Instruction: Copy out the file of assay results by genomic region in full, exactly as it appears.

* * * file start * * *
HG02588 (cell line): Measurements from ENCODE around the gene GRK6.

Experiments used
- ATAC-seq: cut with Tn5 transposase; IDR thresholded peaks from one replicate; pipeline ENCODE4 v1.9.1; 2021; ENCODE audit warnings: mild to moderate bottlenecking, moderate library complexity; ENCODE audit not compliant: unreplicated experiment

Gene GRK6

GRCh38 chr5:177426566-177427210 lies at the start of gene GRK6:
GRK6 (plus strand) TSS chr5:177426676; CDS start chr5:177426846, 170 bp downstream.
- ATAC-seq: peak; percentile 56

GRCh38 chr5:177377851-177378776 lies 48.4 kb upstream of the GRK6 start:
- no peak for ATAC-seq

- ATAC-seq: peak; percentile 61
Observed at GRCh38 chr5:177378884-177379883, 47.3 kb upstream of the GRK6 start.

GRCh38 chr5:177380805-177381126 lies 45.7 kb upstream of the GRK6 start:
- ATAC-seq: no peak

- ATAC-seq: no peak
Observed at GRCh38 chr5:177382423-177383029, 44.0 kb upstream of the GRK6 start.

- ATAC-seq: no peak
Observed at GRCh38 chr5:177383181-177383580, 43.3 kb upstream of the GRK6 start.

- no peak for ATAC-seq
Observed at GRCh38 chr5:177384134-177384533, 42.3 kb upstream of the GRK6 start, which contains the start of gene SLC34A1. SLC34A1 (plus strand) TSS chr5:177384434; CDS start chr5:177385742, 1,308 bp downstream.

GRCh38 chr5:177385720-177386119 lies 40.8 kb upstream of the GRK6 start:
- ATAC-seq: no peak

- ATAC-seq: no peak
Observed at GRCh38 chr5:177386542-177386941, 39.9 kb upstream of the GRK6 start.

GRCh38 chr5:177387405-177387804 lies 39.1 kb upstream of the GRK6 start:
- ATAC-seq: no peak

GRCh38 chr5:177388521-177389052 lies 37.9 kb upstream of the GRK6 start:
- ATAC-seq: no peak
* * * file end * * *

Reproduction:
HG02588 (cell line): Measurements from ENCODE around the gene GRK6.

Experiments used
- ATAC-seq: cut with Tn5 transposase; IDR thresholded peaks from one replicate; pipeline ENCODE4 v1.9.1; 2021; ENCODE audit warnings: mild to moderate bottlenecking, moderate library complexity; ENCODE audit not compliant: unreplicated experiment

Gene GRK6

GRCh38 chr5:177426566-177427210 lies at the start of gene GRK6:
GRK6 (plus strand) TSS chr5:177426676; CDS start chr5:177426846, 170 bp downstream.
- ATAC-seq: peak; percentile 56

GRCh38 chr5:177377851-177378776 lies 48.4 kb upstream of the GRK6 start:
- no peak for ATAC-seq

- ATAC-seq: peak; percentile 61
Observed at GRCh38 chr5:177378884-177379883, 47.3 kb upstream of the GRK6 start.

GRCh38 chr5:177380805-177381126 lies 45.7 kb upstream of the GRK6 start:
- ATAC-seq: no peak

- ATAC-seq: no peak
Observed at GRCh38 chr5:177382423-177383029, 44.0 kb upstream of the GRK6 start.

- ATAC-seq: no peak
Observed at GRCh38 chr5:177383181-177383580, 43.3 kb upstream of the GRK6 start.

- no peak for ATAC-seq
Observed at GRCh38 chr5:177384134-177384533, 42.3 kb upstream of the GRK6 start, which contains the start of gene SLC34A1. SLC34A1 (plus strand) TSS chr5:177384434; CDS start chr5:177385742, 1,308 bp downstream.

GRCh38 chr5:177385720-177386119 lies 40.8 kb upstream of the GRK6 start:
- ATAC-seq: no peak

- ATAC-seq: no peak
Observed at GRCh38 chr5:177386542-177386941, 39.9 kb upstream of the GRK6 start.

GRCh38 chr5:177387405-177387804 lies 39.1 kb upstream of the GRK6 start:
- ATAC-seq: no peak

GRCh38 chr5:177388521-177389052 lies 37.9 kb upstream of the GRK6 start:
- ATAC-seq: no peak